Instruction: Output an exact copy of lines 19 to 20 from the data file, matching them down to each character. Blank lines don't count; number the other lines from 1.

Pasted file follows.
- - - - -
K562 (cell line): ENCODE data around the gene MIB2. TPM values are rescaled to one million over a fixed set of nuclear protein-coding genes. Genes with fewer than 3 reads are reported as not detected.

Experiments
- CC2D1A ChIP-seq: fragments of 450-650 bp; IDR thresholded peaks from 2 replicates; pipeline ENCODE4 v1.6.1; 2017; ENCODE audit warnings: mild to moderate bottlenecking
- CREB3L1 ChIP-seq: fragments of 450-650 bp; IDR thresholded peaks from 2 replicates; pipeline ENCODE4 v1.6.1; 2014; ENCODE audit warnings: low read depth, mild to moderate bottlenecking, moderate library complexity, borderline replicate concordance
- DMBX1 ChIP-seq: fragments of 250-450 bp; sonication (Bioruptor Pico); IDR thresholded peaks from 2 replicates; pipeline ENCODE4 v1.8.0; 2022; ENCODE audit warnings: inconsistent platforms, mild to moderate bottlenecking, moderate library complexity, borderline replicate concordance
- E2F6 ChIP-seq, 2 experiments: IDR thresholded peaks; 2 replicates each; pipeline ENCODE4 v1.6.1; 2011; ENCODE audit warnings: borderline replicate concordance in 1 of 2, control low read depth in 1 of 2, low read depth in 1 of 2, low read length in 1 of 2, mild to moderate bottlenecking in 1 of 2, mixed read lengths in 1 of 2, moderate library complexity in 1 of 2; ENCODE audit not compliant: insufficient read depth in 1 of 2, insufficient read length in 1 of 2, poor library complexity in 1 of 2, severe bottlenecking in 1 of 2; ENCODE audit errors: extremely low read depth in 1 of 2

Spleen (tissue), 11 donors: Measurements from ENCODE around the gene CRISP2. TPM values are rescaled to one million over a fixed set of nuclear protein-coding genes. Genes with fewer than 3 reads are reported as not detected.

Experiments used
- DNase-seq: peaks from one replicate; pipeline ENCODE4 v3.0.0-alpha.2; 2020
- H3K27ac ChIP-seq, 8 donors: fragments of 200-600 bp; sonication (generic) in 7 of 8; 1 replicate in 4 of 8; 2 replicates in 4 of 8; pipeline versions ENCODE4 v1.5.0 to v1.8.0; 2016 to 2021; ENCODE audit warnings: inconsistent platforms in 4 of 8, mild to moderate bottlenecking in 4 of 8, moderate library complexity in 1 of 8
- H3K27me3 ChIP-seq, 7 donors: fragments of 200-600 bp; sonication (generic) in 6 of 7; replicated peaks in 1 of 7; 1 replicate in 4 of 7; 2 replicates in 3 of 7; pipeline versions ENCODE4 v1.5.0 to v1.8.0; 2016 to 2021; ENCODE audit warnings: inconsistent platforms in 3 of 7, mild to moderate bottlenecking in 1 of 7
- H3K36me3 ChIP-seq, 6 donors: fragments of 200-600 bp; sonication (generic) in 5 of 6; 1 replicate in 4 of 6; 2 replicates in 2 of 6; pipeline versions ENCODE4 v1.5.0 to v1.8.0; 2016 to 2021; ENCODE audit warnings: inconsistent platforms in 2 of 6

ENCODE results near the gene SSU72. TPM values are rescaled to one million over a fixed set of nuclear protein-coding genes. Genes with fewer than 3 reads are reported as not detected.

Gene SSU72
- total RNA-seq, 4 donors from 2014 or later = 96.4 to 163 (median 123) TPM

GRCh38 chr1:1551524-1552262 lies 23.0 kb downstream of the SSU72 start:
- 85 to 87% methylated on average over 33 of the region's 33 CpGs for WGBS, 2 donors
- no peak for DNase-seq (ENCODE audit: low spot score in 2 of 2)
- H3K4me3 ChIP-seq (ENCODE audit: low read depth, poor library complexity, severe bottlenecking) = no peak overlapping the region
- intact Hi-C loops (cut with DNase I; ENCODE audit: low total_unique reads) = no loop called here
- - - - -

- H3K4me3 ChIP-seq (ENCODE audit: low read depth, poor library complexity, severe bottlenecking) = no peak overlapping the region
- intact Hi-C loops (cut with DNase I; ENCODE audit: low total_unique reads) = no loop called here